The Federal Trade Commission is winding down at least some of its investigations into previously consummated hospital mergers and currently is focusing its energies on a Wilmington, N.C., hospital merger, said healthcare antitrust attorneys and other sources close to the probe.
On July 8, Waukegan, Ill.-based Vista Health announced that the FTC's bureaus of economics and competition would recommend ending the hospital look-back review of the merger that formed it.
In May 2002, the FTC announced that it would study various mergers to see whether they kept promises to cut costs, improve care and maintain efficiencies (May 6, 2002, p. 12).
Interviews with hospital officials and healthcare antitrust attorneys indicate that the FTC has been cautious in its research and has had a difficult time gathering market and pricing data. To date the agency has not challenged any of the hospital mergers it is reviewing as part of the retrospective study.
In 2000, Frankfort, Ill.-based Provena Health, a seven-hospital Catholic system, formed a joint venture to operate its 254-bed Provena Saint Therese Medical Center with Waukegan-based Victory Health Services, parent of 120-bed Victory Memorial Hospital. Last year that joint operating agreement, called Vista Health, came under FTC scrutiny. Vista Health, which is losing money and saw its bonds downgraded in June, was taxed by the growing legal bills, reduced borrowing power and uncertainty.
Sources said that might have contributed to the FTC's decision to tell Vista it likely would drop the investigation before the commissioners vote in late August. In addition, the merger is unraveling. In the first quarter ended March 31, 2003, Vista posted an operating loss of $2.7 million. In 2002, the joint venture lost more than $17 million on total revenue of $154.8 million, said James McNichols, Vista's chief financial officer.
Vista spokeswoman Linda Lampinen said while the five FTC commissioners could overrule the bureaus and still bring action against Vista, "our understanding is that is unlikely."
"We've complied with all of the FTC requests and been as helpful as we could," Lampinen said. "But it has been an intensive process and has not been easy."
FTC spokeswoman Cathy MacFarlane agreed that the bureaus' letter does not mean that Vista is off the hook. "A recommendation is not a directive to action," MacFarlane said. "The committee can decide to accept or reject the recommendation." But she said the commissioners rarely overrule bureau recommendations.
But Vista officials, their attorneys and other healthcare antitrust lawyers close to the investigation said the FTC tentatively plans to announce at least some of the results of the look-back study in late August after the commissioners vote.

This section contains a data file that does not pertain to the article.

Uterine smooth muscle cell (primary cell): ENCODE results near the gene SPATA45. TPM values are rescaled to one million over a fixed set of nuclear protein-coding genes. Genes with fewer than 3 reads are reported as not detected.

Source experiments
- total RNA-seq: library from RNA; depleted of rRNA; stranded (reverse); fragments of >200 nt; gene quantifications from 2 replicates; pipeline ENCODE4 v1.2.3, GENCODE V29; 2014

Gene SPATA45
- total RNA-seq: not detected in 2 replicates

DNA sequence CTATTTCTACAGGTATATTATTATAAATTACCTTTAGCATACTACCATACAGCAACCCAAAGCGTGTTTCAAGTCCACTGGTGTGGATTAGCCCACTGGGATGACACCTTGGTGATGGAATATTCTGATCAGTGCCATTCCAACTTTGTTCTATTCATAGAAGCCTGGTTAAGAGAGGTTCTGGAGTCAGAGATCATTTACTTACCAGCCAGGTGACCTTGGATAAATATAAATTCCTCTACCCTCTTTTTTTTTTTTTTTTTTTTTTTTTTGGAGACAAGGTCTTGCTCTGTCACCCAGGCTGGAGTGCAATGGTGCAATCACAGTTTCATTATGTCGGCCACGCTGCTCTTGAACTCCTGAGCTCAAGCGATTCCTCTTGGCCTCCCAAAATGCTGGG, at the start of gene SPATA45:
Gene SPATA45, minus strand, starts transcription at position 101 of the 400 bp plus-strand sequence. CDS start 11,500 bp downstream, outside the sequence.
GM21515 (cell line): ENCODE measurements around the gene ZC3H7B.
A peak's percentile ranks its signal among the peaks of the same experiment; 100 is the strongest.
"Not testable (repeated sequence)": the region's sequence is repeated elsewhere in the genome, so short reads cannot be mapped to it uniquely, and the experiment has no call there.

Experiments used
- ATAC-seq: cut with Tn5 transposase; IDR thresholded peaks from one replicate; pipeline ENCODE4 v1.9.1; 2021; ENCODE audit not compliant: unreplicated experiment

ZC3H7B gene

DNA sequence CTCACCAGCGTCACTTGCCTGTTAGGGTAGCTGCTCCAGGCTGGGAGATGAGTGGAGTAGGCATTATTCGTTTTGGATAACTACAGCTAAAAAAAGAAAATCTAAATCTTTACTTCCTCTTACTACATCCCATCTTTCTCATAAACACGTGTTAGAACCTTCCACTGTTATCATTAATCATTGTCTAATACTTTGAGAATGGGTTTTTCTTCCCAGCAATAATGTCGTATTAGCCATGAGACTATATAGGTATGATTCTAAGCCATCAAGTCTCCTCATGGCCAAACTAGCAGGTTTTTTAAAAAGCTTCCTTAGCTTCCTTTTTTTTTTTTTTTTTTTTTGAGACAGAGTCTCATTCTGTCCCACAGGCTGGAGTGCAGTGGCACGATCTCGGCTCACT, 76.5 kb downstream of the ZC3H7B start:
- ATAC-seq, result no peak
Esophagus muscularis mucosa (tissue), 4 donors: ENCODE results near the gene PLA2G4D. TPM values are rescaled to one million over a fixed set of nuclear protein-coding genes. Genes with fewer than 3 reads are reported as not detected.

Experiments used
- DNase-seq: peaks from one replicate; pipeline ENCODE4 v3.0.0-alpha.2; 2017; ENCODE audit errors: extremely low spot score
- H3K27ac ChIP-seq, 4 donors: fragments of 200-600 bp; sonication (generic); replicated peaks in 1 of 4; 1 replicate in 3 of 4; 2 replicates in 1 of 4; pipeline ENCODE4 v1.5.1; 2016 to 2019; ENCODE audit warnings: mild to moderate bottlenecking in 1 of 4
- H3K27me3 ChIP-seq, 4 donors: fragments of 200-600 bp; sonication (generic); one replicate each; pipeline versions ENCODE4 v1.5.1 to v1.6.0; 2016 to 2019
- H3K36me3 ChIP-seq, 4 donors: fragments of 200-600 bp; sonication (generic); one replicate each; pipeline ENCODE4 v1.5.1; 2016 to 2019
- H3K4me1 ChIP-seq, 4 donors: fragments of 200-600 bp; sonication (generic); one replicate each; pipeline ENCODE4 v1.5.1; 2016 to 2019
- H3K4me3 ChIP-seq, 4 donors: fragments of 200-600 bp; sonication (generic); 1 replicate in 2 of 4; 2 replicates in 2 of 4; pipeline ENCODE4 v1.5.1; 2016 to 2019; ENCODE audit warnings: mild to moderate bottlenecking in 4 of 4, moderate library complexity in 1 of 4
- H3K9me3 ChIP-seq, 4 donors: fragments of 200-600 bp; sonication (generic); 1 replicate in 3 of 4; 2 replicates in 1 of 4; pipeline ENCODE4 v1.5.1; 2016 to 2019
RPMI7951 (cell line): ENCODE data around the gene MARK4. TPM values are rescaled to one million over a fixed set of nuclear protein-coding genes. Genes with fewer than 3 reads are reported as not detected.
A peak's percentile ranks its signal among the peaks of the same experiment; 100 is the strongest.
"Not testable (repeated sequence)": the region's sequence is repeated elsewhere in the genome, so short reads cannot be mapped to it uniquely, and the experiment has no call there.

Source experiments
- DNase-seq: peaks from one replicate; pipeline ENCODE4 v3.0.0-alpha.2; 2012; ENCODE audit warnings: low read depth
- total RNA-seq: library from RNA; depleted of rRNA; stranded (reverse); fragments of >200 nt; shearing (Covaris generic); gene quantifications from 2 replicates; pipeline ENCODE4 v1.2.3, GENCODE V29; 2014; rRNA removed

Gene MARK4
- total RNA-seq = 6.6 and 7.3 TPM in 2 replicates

Chicago healthcare antitrust attorney David Marx, who represents Provena, said he believes that the FTC will choose to roll out a package wrapping up all or most of the cases.
"I would not be stunned to learn that the FTC staff will recommend pursuing a challenge in one or more cases," Marx said. "What they're really focusing on is merger transactions in which prices have increased and increased beyond what they would have in a competitive market."
But even as the look-back review appears to be closing favorably for Vista, other systems linger in limbo.
The FTC has turned up the heat in its investigation of the 1998 purchase of Cape Fear Memorial Hospital for $98 million by the county-owned public hospital, New Hanover Regional Medical Center. They are the only acute-care hospitals in Wilmington, N.C., but the merger went unopposed by state and federal antitrust regulators.
In June, New Hanover officials met with the directors of the FTC bureaus of competition and economics to plead their case. Attorney Robert Leibenluft of the Washington law firm Hogan & Hartson, who represents New Hanover, said the FTC was looking at whether price increases were connected to the acquisition of Cape Fear. Leibenluft said he didn't know whether the FTC staff already had recommended an enforcement action or not.
He said the FTC appears to be aiming to resolve the investigation by August or September.
Officials at two other health systems-Three Rivers Healthcare, Poplar Bluff, Mo., owned by Tenet Healthcare Corp., and three-hospital Evanston (Ill.) Northwestern Healthcare-that are subjects of the FTC study said they have not learned about the status of the investigation.
Modern Healthcare also has learned the FTC is investigating at least two other health system mergers, one of which remains unidentified. The FTC has requested information regarding the 2000 merger between 420-bed Summit Medical Center in Oakland, Calif., and 468-bed Alta Bates Medical Center in Berkeley, Calif., now owned by Sacramento-based Sutter Health, sources close to the probe said. Carolyn Kemp, a spokeswoman from the renamed hospital, Alta Bates Summit Medical Center, confirmed the inquiry.
Kemp said Alta Bates is one of many mergers across the country the FTC is reviewing. Kemp said the hospital is cooperating with the commission, which she said issued a July 1999 statement that it would not oppose the merger. Kemp said the merger saved the financially challenged Summit hospital from closure and preserved community healthcare resources and saved hundreds of jobs.
Michael Cowie, who heads the FTC's hospital merger section, refused to comment on the bureaus' recommendation to the commissioners, nor would he speculate on the timing of the look-back study's conclusion.